MSKP OAK GROVE, LLC v. VENUTO et al
MEMORANDUM OPINION FILED. Signed by Chief Judge Jerome B. Simandle on 4/17/17. (js)
IN THE UNITED STATES DISTRICT COURT
FOR THE DISTRICT OF NEW JERSEY
MSKP OAK GROVE, LLC,
HONORABLE JEROME B. SIMANDLE
No. 10-6465 (JBS/JS)
CAROL VENUTO, individually and
as executrix of the Estate of
RALPH A. VENUTO, Sr., et al.,
SIMANDLE, Chief Judge:
This case comes before the Court on Defendants’ motion for
judgment on the pleadings on Count IV of the Second Amended
Complaint [Docket Item 240] and Plaintiff’s cross-motion for
sanctions. [Docket Item 242.] Count IV alleges a claim under the
New Jersey Uniform Fraudulent Transfer Act, N.J.S.A. 25:2-27(b),
which Defendants allege is untimely under the one-year
limitation of N.J.S.A. 25:2-31. For the reasons that follow, the
Court will grant Defendants’ motion and deny Plaintiff’s crossmotion. The Court finds as follows:
Background. For the purposes of the instant motion, it
suffices to recount the following. In this action, Plaintiff
MSKP Oak Grove, LLC (“MSKP”) asserts claims under the New Jersey
Uniform Fraudulent Transfer Act, N.J.S.A. § 25:2-20 et seq.
(“NJUFTA”), arising from an allegedly fraudulent transfer of
assets through which Defendants intended to avoid payment to
certain creditors, including Plaintiff.
Plaintiff is a
commercial landlord to which Hollywood Tanning Systems, Inc.
(“HTS”) is indebted by a 2009 judgment in the amount of
Plaintiff alleges that following an asset purchase
agreement with another corporation, Tan Holdings, LLC, in 2007,
HTS fraudulently distributed $23 million to its shareholders,
Defendants Carol and Ralph A. Venuto, Sr.,1 Ralph A. Venuto, Jr.,
Carol Rebbecchi, and Richard P. Venuto (“the Shareholders”) on
June 22, 2007, and rendered HTS without sufficient assets to
satisfy future obligations to creditors, including HTS’s
obligation to Plaintiff relating to a defaulted lease agreement.
After seven years and voluminous motion practice, this case is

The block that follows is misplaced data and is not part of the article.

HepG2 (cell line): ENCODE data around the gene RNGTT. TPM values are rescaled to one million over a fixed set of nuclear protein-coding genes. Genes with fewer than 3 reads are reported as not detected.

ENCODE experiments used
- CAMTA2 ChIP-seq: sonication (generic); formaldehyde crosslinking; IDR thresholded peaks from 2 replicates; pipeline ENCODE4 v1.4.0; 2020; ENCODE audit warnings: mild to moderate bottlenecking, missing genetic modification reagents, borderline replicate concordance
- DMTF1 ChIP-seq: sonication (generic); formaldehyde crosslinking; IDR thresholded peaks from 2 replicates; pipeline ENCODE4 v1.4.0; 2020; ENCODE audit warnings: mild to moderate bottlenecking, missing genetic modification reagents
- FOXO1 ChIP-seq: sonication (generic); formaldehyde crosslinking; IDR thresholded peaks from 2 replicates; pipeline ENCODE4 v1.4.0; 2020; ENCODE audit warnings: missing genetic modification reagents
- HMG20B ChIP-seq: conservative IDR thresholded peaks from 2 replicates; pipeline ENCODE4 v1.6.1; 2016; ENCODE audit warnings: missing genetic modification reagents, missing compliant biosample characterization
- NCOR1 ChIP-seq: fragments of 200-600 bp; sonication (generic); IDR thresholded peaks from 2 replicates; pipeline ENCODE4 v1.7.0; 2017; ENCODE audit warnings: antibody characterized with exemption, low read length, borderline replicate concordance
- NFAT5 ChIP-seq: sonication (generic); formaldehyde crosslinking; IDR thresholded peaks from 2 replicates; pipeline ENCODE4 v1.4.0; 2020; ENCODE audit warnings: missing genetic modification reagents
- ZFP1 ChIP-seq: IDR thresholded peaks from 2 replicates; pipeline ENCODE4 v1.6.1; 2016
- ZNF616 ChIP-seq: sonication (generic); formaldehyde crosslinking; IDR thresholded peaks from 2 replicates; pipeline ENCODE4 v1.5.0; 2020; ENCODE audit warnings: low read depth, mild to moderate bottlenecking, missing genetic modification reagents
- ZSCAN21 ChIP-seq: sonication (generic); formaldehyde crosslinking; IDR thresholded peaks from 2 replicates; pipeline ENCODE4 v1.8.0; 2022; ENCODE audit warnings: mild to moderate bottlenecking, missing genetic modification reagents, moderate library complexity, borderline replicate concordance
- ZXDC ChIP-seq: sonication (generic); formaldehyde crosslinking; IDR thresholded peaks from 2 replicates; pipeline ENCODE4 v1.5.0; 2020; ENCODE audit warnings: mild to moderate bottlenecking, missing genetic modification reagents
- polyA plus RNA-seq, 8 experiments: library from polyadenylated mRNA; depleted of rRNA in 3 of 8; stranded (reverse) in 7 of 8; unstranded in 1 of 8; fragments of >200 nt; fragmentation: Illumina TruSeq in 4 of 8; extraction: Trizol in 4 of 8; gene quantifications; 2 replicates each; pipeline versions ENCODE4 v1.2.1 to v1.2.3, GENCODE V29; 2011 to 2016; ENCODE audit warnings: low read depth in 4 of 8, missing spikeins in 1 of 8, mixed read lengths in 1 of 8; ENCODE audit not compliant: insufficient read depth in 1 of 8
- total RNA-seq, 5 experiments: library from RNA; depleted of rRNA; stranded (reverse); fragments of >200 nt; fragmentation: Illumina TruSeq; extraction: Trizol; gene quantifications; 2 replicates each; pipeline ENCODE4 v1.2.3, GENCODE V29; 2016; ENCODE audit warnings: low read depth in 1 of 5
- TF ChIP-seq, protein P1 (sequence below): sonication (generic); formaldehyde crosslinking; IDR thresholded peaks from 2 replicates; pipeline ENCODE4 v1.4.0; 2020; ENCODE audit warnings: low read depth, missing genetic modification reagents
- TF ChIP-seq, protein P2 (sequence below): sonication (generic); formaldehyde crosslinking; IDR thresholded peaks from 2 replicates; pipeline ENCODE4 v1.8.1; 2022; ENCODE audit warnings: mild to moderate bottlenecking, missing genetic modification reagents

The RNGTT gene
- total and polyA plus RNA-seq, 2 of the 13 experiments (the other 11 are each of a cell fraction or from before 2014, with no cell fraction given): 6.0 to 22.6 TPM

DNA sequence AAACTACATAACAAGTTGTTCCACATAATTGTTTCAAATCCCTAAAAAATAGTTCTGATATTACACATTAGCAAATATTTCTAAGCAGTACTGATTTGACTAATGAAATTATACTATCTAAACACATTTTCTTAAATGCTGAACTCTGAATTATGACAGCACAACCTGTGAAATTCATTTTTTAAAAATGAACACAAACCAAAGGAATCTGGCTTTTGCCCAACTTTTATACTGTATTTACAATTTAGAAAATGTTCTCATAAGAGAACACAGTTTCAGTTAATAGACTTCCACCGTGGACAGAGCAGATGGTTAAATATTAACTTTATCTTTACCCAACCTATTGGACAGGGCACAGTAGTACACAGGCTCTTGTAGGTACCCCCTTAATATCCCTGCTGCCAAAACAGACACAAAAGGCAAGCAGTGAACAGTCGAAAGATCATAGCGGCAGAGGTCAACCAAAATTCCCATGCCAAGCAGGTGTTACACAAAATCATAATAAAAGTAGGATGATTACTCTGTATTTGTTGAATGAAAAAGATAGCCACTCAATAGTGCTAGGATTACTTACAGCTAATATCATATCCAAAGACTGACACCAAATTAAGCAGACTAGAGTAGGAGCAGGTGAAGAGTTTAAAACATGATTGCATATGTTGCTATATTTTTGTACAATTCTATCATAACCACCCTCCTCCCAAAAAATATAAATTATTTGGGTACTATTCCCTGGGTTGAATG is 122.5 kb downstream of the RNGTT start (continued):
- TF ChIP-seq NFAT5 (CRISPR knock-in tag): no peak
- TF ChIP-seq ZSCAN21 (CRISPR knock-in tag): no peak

scheduled for trial on May 15, 2017.
Standard of Review. A defendant may move to dismiss a
complaint before or after filing an answer. Fed. R. Civ. P.
12(b)(6) and (c); see also Borough of Sayreville v. Union
Carbide Corp., 923 F. Supp. 671, 675 (D.N.J. 1996). A motion
made before an answer is filed is a motion to dismiss pursuant
to Fed. R. Civ. P. 12(b)(6). A motion made after an answer is
filed is a motion for judgment on the pleadings pursuant to Fed.
Because Ralph A. Venuto, Sr. died prior to the initiation of
this action, Plaintiff names his estate as a defendant,
represented by Defendant Carol Venuto as executrix.
R. Civ. P. 12(c). See Fed. R. Civ. P. 12(h)(2) (“Failure to
state a claim upon which relief can be granted . . . may be
raised . . . by a motion under Rule 12(c).”). The differences
between Rules 12(b)(6) and 12(c) are purely procedural, and the
pleading standards of Rule 12(b)(6) are applied for both. Turbe
v. Gov’t of the Virgin Islands, 938 F.2d 427. 428 (3d Cir.
Discussion. Defendants seek to dismiss Count IV of the
Second Amended Complaint, a claim for relief under N.J.S.A.
25:2-27(b), on the grounds that it is untimely under the oneyear period established by N.J.S.A. 25:2-31 for such claims.
Plaintiff opposes this motion on the grounds that Defendants
waived this defense by not raising it before Judge Schneider in
connection with the motion to amend or before the deadline for